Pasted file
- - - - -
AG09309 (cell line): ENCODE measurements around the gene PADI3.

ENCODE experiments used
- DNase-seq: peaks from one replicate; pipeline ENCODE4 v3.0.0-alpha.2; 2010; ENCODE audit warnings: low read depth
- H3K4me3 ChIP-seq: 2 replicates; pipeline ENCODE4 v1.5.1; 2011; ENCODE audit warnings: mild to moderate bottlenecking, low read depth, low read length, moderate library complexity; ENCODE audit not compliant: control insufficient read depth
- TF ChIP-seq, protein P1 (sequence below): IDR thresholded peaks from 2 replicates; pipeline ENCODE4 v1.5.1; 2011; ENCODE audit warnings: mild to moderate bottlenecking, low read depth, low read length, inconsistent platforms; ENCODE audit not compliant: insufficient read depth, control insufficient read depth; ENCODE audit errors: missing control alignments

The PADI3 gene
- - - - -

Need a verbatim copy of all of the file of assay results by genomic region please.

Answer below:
AG09309 (cell line): ENCODE measurements around the gene PADI3.

ENCODE experiments used
- DNase-seq: peaks from one replicate; pipeline ENCODE4 v3.0.0-alpha.2; 2010; ENCODE audit warnings: low read depth
- H3K4me3 ChIP-seq: 2 replicates; pipeline ENCODE4 v1.5.1; 2011; ENCODE audit warnings: mild to moderate bottlenecking, low read depth, low read length, moderate library complexity; ENCODE audit not compliant: control insufficient read depth
- TF ChIP-seq, protein P1 (sequence below): IDR thresholded peaks from 2 replicates; pipeline ENCODE4 v1.5.1; 2011; ENCODE audit warnings: mild to moderate bottlenecking, low read depth, low read length, inconsistent platforms; ENCODE audit not compliant: insufficient read depth, control insufficient read depth; ENCODE audit errors: missing control alignments

The PADI3 gene